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On Cloud Nine www.segmation.com

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Clouds are visible masses of water droplets which are suspended over in the Earth’s atmosphere. Clouds are classified in various groups depending on their altitude, structural appearance, and coloration. Cirrocumulus, Cirrostratus, Altocumulus, Altostratus, Stratocumulus, Stratus, Cumulus, Nimbostratus, Cumulonimbus, and Cumulus are the most common names given. Their coloration gives clues onto what they contain due to light scattering effects of water drops and ice crystals and the direction of the light hitting the clouds. Our set of cloud patterns will put you on Cloud Nine. We have many representations of clouds of various types photographed against cactuses, birds, bridges, shades, water, and grass fields. Several of the patterns are based on clouds images which have been artistically enhanced to give them a different yet, fun, and colorful appearance.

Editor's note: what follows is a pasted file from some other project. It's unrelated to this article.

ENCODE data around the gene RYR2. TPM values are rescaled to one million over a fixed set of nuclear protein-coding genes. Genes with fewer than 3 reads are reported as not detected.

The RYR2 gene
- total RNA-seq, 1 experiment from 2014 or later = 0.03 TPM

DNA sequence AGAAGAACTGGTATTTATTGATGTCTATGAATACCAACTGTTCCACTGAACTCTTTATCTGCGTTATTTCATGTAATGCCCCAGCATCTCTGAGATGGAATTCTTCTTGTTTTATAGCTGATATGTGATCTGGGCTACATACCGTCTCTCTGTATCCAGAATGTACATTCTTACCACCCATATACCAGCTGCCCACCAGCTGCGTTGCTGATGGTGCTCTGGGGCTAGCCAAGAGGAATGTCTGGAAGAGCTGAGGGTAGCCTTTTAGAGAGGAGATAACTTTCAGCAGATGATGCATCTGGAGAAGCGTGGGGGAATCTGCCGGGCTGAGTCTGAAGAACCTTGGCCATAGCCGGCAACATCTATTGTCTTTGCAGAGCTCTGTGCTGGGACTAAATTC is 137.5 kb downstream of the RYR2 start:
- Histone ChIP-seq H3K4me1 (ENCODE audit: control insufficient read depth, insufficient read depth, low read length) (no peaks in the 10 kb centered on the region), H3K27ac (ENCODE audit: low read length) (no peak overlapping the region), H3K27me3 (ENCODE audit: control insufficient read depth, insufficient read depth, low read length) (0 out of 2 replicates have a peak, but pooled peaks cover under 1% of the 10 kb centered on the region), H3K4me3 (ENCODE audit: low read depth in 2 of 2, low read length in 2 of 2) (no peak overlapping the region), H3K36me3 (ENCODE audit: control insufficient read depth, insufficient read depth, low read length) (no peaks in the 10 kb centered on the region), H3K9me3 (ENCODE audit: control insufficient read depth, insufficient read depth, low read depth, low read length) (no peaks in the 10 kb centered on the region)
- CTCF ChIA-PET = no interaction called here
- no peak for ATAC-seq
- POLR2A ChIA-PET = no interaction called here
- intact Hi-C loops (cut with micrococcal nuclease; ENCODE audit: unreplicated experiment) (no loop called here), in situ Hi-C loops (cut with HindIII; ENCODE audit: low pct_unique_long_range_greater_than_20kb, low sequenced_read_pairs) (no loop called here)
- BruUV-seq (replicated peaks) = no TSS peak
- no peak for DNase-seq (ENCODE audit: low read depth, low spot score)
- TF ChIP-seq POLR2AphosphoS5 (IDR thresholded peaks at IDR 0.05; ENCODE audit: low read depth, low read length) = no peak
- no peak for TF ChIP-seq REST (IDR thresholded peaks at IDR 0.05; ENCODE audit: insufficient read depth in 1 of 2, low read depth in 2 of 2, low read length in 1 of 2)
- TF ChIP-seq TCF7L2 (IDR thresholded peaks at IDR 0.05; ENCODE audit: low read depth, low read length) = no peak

This set contains 23 paintable patterns.

On Cloud Nine

Have fun and relax with beautiful online painting art. So fun and easy to use with no mess but just a mouse!

Be a Artist in 2 minutes with On Cloud Nine from Segmation SegPlay® PC (see more details here)

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All About Yellow Pigments www.segmation.com

Yellow is one of the three primary colors, which means it is often used in painting – from capturing the warm rays of a golden sun, to a field full of sunflowers, to the flickering flames of fire. Here is an overview of some of the most common yellow pigments you’ll use when painting:

Yellow Ochre (sometimes called Mars Yellow) is a non-toxic natural clay pigment. In fact, it is one of the oldest pigments in the world, used by our prehistoric ancestors. Yellow Ochre has a tan, sandy appearance.

Naples Yellow was once made from toxic synthetic pigments that were used abundantly by the Old Masters, but today’s version is made from modern, non-toxic substances. Naples Yellow usually has a light, pale appearance.

Cadmium Yellow is another historically toxic pigment (Cadmium Sulfide) that was used by artists in the late 19th century. It now contains a non-toxic replacement (usually Azo pigments), but is still called Cadmium Yellow. Cadmium Yellow has a very bright yellow appearance.